Children behind bars: The harmful impact of arrest, detention and deportation on undocumented children's mental health

Yael Mayer, Ido Lurie, Essam Daod, Rotem Zamir, Yuval Bloch, Shmuel Kron, Daniel Hamiel, Noam Sarna, Noa Cohen

Research output: Chapter in Book/Report/Conference proceedingChapterpeer-review


Political conflicts, civil unrest, and poverty are some of the reasons that force families to flee their home countries and seek refuge elsewhere. In 2019, 70.8 million people worldwide were forced to migrate; over half were minors. This heterogeneous group of migrants included work migrants, refugees, asylum-seekers, and survivors of human trafficking, among others. Many of them, including minors, became undocumented and thus have no access to health or welfare services. The global phenomenon of migration will putatively increase with growing social and economic disparities between countries and the globalization, climate change and desertification. Undocumented migrants or asylum-seekers in host countries throughout the world often face arrest, detention, and deportation. In some countries, children, even those born in host countries, are separated from their parents during these processes. Children born in host countries often face the same deleterious treatment. In this chapter, we review the current research literature about the harmful implications of arrest, detention, and deportation on undocumented children’s mental health and discuss the underlying factors of the harmful consequences.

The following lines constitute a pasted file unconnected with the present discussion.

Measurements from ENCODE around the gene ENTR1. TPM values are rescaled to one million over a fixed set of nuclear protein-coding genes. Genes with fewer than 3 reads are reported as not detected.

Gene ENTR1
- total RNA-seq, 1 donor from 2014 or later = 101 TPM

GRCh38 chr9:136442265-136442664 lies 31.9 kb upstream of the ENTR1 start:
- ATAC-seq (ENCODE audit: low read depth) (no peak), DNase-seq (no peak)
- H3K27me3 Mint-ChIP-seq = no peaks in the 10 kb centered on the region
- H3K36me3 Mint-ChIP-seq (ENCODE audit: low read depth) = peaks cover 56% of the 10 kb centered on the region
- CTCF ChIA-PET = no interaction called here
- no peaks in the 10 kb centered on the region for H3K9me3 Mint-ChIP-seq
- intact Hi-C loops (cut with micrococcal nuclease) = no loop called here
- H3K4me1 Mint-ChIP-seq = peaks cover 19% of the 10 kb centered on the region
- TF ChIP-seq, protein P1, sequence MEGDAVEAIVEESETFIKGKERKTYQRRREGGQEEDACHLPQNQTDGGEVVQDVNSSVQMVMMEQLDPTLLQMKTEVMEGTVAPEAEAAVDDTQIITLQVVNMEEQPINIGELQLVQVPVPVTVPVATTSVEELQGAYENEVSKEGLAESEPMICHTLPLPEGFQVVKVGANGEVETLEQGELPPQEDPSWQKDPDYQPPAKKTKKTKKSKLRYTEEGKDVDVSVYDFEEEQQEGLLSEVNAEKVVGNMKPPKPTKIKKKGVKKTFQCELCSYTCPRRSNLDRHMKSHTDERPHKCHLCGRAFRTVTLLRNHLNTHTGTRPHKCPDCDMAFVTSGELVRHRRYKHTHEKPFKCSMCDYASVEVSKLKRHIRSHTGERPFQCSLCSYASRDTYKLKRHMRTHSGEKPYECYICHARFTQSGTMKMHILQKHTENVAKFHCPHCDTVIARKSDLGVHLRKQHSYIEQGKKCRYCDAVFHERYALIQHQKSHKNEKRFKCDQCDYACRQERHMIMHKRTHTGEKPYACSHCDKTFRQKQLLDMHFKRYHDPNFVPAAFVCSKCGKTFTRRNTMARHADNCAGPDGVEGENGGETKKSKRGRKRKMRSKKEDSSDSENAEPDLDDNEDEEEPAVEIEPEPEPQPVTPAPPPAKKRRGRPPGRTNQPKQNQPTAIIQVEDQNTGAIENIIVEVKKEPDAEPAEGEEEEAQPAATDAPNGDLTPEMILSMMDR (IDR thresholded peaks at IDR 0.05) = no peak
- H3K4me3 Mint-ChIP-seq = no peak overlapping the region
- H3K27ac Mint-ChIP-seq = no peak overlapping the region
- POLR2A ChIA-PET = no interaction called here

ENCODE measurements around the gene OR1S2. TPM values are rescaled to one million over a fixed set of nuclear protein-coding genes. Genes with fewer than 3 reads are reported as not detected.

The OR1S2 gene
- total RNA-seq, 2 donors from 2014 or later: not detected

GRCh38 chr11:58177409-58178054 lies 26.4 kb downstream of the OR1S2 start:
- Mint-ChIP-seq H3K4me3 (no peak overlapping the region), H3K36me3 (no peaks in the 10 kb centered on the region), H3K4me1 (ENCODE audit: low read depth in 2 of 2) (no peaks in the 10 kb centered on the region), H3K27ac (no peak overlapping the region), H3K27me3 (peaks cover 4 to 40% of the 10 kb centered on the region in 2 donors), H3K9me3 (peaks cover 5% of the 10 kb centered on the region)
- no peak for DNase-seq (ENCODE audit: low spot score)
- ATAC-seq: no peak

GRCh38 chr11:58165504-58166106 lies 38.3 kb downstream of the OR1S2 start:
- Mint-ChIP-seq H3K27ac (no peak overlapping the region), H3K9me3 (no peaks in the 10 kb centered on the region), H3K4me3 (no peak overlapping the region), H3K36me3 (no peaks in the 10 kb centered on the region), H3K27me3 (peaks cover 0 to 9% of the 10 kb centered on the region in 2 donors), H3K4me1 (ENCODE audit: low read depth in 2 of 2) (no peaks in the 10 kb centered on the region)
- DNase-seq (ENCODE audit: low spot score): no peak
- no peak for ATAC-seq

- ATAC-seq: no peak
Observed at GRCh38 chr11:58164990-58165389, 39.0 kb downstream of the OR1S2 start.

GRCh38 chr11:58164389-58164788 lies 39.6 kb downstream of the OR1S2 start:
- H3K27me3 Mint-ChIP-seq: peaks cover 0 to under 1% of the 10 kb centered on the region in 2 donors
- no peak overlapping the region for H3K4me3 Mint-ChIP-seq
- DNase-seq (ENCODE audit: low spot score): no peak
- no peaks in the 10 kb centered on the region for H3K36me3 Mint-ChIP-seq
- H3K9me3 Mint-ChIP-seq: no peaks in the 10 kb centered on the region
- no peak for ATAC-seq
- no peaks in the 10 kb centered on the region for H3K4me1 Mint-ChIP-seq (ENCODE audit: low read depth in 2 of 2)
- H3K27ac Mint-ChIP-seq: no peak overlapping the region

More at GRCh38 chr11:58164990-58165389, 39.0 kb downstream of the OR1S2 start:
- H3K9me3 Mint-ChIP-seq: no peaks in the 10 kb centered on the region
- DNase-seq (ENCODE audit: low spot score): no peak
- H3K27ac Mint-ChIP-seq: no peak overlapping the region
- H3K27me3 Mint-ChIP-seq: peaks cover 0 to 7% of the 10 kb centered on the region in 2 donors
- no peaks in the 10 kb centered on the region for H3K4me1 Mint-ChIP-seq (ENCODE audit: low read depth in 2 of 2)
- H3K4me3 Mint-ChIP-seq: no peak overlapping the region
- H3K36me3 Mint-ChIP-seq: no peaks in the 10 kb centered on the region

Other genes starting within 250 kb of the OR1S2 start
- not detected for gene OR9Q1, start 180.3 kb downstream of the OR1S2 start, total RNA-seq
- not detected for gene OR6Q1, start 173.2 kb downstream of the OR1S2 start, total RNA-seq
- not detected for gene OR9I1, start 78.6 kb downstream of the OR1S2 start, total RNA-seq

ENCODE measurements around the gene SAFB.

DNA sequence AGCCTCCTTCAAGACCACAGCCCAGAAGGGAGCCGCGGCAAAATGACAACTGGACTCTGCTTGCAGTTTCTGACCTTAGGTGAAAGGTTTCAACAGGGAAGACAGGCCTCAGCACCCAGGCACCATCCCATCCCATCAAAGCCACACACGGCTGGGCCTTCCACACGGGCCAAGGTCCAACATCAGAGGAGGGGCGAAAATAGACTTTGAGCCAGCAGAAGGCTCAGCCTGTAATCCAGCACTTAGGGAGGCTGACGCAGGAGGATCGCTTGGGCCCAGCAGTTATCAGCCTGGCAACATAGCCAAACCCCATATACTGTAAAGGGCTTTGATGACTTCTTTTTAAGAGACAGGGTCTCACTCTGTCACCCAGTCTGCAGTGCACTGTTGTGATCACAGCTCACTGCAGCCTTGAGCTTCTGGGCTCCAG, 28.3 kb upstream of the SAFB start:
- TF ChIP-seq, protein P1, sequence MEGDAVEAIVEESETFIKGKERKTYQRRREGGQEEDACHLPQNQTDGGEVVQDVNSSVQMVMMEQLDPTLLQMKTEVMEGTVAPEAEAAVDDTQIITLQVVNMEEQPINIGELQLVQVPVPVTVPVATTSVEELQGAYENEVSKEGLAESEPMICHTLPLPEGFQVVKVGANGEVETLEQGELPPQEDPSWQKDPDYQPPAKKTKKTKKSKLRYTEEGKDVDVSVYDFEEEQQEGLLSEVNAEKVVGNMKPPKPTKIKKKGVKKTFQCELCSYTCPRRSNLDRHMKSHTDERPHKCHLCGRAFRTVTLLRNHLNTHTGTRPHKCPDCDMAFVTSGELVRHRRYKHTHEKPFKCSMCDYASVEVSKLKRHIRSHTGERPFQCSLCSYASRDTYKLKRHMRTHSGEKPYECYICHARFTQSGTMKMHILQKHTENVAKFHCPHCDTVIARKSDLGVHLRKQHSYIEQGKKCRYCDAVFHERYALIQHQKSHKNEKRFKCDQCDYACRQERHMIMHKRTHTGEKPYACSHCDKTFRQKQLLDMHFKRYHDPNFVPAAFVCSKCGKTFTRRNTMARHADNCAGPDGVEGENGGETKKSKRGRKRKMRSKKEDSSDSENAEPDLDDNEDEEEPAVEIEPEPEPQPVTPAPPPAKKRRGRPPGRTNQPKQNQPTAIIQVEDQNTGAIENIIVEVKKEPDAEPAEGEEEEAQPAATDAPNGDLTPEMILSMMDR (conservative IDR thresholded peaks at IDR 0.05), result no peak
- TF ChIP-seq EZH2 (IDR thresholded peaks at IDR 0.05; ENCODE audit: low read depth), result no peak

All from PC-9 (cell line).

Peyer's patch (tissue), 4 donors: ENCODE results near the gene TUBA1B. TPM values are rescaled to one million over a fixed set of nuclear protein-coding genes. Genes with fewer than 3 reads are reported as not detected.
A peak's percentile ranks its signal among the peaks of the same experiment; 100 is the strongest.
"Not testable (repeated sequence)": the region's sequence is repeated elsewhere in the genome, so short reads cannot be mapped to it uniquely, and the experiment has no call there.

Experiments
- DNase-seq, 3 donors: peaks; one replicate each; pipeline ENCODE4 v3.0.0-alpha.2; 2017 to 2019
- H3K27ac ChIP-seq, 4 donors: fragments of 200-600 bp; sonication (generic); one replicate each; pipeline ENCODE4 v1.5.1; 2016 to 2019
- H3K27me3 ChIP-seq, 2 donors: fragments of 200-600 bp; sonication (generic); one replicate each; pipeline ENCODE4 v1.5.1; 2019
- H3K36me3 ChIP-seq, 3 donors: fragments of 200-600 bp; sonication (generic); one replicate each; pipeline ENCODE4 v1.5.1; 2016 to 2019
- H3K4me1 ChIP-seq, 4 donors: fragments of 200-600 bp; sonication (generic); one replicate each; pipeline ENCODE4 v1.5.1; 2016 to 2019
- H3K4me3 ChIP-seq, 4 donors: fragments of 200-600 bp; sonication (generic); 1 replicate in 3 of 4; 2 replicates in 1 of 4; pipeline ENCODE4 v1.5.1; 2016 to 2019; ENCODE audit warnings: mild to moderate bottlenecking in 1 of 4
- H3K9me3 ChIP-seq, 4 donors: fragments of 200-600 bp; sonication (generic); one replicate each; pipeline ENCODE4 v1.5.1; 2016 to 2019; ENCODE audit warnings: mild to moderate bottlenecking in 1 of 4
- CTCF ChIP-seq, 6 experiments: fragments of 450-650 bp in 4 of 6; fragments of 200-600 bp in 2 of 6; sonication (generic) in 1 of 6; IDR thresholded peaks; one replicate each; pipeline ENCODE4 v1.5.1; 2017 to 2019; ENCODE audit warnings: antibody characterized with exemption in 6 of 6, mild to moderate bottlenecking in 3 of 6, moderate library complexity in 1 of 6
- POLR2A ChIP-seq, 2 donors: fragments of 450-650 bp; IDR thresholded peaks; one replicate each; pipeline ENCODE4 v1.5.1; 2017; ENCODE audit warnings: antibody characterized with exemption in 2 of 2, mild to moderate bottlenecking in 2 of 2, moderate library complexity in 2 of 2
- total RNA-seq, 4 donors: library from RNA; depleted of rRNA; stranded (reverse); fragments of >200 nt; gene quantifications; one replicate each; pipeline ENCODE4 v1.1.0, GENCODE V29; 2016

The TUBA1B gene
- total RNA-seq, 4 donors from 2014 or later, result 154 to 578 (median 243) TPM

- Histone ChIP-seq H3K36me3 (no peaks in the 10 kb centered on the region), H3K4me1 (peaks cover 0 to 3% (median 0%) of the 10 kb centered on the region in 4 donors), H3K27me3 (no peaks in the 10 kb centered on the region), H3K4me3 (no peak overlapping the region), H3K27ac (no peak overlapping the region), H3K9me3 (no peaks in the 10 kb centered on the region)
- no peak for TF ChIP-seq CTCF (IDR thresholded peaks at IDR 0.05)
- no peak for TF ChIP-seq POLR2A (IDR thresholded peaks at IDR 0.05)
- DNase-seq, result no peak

Original languageEnglish
Title of host publicationImmigrant and Migrant Children
Subtitle of host publicationCurrent Issues and Challenges
EditorsMatthieu Demers
Place of PublicationNew York
PublisherNova Science Publishers, Inc.
Number of pages30
ISBN (Electronic)9781536182880
ISBN (Print)978-1-53618-141-8
StatePublished - 1 Jan 2020
Externally publishedYes

Bibliographical note

Publisher Copyright:
© 2020 by Nova Science Publishers, Inc. All rights reserved.


  • Deportation
  • Detention
  • International migration
  • Mental-health
  • Undocumented children

ASJC Scopus subject areas

  • General Social Sciences


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